The lawsuit alleges that the firm failed to provide 60 days’ written notice as required by the federal Worker Adjustment and Retraining Notification Act.   

Before the sudden announcement, the firm controlled about 90 percent of the nation’s foreclosure litigation, according to Hosch. It had a national footprint spanning 27 states and the District of Columbia, with 700 attorneys, paralegals and back-office staff working on up to 60,000 foreclosure files.

The employees bringing suit say the letter implied the firm’s administration “knew that terminations were anticipated but failed to provide employees, nor state and local authority, with advance notice as required” under the law. They demanded a jury trial.

Plaintiffs attorney Seth Lehrman said the employees worked without pay for three weeks. The complaint suggested the layoffs were the second round for the firm, following a cut of dozens of employees in December.

Besides back pay, the employees are seeking expenses, commissions, bonuses, accrued vacation and holiday pay, pension and 401(k) contributions as well as medical benefits for 60 days.  The proposed class would include all former full-time Butler & Hosch employees, including temporary workers.

The employees are represented by Farmer Jaffe Weissing Edwards Fistos & Lehrman and Bulter and Hosch by GrayRobinson.

Newly Enacted Florida Statute 83.561 Protects Tenants in Foreclosed Homes

The Govorner of Florida has signed HB 779 into law creating Florida Statute 83.561, offering limited protections to tenants in foreclosed homes, including a 30 day notice the new purchaser is required to give to a tenant living in a foreclosed home after sale.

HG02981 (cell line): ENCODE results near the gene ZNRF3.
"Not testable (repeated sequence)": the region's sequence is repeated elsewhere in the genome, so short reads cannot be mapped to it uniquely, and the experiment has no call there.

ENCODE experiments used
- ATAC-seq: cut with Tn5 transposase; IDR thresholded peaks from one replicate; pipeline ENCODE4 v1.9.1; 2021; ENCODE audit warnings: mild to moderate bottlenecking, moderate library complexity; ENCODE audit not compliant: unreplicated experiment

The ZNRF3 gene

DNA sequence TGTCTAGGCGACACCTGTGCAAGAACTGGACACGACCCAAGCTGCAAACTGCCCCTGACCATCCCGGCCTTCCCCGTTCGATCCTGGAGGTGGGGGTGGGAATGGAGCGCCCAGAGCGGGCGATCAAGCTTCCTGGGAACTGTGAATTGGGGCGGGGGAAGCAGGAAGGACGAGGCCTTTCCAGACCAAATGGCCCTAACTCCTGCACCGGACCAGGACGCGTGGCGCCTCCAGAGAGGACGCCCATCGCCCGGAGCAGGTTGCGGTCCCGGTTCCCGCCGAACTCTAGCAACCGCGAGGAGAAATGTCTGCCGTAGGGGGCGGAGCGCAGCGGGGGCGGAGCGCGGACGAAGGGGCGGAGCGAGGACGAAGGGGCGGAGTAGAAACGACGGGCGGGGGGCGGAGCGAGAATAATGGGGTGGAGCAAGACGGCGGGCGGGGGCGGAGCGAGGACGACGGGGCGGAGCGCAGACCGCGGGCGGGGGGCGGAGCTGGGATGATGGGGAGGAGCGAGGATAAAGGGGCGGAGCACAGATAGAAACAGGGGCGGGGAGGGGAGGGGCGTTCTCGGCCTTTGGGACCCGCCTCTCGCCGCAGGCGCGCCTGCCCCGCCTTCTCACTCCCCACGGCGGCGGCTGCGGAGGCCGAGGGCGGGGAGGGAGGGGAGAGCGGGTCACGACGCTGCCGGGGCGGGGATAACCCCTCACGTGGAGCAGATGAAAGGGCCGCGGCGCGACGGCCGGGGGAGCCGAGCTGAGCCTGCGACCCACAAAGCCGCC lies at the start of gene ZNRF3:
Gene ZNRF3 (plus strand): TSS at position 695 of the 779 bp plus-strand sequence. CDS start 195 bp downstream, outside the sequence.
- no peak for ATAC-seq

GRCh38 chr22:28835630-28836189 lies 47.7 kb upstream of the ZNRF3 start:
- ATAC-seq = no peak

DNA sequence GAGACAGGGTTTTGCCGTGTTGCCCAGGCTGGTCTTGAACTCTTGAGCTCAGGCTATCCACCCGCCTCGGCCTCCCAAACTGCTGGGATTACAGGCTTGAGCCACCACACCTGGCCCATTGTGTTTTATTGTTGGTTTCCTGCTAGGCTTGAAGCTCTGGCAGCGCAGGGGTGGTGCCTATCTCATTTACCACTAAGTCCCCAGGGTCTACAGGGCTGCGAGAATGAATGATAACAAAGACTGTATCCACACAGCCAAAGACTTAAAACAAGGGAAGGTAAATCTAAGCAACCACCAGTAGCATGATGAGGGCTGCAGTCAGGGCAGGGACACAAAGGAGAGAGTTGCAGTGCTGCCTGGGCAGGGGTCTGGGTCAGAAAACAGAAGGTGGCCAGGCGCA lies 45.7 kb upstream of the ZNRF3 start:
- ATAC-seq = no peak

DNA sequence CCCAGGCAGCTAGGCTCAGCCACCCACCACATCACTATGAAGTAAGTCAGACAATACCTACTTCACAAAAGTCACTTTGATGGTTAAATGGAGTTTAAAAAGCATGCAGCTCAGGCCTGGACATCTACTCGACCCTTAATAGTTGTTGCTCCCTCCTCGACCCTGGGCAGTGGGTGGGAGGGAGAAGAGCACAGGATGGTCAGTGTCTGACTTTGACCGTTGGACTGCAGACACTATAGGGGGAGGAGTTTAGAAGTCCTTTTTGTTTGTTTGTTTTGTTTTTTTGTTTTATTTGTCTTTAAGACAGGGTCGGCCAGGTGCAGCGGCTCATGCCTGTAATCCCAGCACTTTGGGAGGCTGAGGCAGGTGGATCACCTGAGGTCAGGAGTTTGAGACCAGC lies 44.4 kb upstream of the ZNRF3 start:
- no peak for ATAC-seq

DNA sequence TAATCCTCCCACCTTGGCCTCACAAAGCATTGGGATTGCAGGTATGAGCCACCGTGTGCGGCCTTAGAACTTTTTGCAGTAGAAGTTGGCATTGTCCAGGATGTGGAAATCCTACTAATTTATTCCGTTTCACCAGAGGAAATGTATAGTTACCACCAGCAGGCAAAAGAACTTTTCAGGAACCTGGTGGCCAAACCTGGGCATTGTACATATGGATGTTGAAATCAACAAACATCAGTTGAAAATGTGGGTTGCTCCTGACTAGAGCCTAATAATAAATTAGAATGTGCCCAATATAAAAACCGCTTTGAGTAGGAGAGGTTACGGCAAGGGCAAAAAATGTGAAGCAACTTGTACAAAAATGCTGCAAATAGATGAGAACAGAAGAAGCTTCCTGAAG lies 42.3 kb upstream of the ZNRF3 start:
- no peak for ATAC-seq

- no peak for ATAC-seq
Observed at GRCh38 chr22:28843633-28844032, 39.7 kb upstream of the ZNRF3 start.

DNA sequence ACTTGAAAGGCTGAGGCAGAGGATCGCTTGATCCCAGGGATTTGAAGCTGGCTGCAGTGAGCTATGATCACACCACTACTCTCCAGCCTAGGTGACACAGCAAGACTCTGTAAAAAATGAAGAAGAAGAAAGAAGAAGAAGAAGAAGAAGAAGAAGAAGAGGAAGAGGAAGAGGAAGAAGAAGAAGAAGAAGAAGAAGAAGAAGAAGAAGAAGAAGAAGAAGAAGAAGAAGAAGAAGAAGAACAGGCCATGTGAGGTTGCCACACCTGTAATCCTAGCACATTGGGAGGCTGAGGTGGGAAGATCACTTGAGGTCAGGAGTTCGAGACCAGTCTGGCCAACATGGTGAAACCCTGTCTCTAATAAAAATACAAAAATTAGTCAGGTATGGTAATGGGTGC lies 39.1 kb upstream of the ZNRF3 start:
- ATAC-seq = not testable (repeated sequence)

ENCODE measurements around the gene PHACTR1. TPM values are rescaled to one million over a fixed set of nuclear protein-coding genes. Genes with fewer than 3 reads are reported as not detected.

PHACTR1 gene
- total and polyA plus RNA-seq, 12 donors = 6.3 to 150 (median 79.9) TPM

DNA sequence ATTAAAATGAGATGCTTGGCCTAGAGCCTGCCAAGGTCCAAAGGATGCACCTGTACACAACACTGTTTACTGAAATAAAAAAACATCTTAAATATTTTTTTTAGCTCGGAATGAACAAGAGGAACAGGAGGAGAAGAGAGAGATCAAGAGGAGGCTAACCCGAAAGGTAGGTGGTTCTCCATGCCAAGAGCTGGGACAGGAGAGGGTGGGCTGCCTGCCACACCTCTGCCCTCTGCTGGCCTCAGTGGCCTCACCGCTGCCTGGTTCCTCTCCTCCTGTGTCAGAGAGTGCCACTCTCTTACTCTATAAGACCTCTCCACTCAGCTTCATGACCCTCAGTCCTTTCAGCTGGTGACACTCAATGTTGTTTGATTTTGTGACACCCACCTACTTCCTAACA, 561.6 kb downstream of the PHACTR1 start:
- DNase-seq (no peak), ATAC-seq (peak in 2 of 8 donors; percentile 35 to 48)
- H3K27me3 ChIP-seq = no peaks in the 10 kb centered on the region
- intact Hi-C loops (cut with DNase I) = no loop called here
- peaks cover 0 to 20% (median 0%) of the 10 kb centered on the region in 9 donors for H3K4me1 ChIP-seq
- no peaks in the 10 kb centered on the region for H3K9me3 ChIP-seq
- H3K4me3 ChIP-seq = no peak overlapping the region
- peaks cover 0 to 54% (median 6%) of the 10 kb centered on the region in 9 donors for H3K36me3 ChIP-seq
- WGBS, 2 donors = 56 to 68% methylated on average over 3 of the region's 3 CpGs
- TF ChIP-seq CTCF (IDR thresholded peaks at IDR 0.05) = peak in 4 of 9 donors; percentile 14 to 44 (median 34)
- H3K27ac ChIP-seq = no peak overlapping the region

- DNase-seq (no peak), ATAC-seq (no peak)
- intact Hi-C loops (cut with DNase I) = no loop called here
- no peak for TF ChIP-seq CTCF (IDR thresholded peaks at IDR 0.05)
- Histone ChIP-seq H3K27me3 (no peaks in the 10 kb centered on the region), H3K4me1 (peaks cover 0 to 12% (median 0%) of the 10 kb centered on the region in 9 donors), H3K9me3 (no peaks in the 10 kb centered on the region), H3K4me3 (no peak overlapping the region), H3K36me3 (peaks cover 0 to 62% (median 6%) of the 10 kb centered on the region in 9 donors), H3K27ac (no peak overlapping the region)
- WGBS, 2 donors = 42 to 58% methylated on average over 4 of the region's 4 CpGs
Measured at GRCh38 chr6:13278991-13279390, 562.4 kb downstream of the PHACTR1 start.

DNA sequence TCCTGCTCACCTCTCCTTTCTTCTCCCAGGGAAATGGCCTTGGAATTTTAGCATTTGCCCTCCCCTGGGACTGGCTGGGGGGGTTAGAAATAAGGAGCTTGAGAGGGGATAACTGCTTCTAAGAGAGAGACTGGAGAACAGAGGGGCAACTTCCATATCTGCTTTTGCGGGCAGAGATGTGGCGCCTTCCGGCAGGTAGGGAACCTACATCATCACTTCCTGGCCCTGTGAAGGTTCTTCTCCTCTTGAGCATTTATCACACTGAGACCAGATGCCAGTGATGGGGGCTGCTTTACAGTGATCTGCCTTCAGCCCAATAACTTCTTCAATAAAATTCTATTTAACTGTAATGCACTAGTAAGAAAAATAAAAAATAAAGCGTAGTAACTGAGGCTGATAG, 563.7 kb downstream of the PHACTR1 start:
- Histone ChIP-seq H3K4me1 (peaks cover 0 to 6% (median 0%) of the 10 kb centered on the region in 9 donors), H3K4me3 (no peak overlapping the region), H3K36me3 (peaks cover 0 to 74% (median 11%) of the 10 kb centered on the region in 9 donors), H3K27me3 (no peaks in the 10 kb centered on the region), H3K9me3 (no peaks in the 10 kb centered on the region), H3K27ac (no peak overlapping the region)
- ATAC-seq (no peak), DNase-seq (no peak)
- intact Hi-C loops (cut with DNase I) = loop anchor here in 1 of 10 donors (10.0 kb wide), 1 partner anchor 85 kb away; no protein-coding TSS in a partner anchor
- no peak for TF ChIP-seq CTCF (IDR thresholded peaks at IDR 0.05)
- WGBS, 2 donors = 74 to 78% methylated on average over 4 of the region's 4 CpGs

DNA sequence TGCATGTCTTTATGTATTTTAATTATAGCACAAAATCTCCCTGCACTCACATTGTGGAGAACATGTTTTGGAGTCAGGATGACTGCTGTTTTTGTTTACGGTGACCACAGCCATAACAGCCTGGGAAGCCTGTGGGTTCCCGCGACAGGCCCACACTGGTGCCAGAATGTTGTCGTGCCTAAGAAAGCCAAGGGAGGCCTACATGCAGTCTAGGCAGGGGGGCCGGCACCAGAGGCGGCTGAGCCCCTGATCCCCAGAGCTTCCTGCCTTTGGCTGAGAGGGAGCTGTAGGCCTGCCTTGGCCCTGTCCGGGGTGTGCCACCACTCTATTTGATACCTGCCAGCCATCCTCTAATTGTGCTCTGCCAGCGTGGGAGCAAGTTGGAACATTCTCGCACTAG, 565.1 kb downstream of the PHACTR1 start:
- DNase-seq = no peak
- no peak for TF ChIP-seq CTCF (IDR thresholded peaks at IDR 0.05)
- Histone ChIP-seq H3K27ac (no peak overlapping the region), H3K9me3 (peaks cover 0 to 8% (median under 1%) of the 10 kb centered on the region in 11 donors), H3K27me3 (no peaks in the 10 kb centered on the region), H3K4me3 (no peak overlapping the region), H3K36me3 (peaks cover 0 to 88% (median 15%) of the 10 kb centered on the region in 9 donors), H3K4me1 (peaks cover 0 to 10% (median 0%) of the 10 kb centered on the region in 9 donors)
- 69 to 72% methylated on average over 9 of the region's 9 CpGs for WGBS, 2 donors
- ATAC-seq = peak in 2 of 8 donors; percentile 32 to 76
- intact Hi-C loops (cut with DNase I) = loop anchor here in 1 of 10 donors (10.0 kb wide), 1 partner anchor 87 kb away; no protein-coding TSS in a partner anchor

There are very strict requirements to receive these protections, so call or email us at 754-800-LAW0 or if you are unsure if this new law applies to you.  The law went into effect June 2, 2015.

83.561 Termination of rental agreement upon foreclosure.—

(1) If a tenant is occupying residential premises that are the subject of a foreclosure sale, upon issuance of a certificate of title following the sale, the purchaser named in the certificate of title takes title to the residential premises subject to the rights of the tenant under this section.

(a) The tenant may remain in possession of the premises for 30 days following the date of the purchaser’s delivery of a written 30-day notice of termination.

(b) The tenant is entitled to the protections of s. 83.67.

(c) The 30-day notice of termination must be in substantially the following form:


You are hereby notified that your rental agreement is terminated on the date of delivery of this notice, that your occupancy is terminated 30 days following the date of the delivery of this notice, and that I demand possession of the premises on …(date)…. If you do not vacate the premises by that date, I will ask the court for an order allowing me to remove you and your belongings from the premises. You are obligated to pay rent during the 30-day period for any amount that might accrue during that period. Your rent must be delivered to …(landlord’s name and address)….

(d) The 30-day notice of termination shall be delivered in the same manner as provided in s. 83.56(4).

(2) The purchaser at the foreclosure sale may apply to the court for a writ of possession based upon a sworn affidavit that the 30-day notice of termination was delivered to the tenant and the tenant has failed to vacate the premises at the conclusion of the 30-day period. If the court awards a writ of possession, the writ must be served on the tenant. The writ of possession shall be governed by s. 83.62.

(3) This section does not apply if:

(a) The tenant is the mortgagor in the subject foreclosure or is the child, spouse, or parent of the mortgagor in the subject foreclosure.

(b) The tenant’s rental agreement is not the result of an arm’s length transaction.

(c) The tenant’s rental agreement allows the tenant to pay rent that is substantially less than the fair market rent for the premises, unless the rent is reduced or subsidized due to a federal, state, or local subsidy.

(4) A purchaser at a foreclosure sale of a residential premises occupied by a tenant does not assume the obligations of a landlord, except as provided in paragraph (1)(b), unless or until the purchaser assumes an existing rental agreement with the tenant that has not ended or enters into a new rental
agreement with the tenant.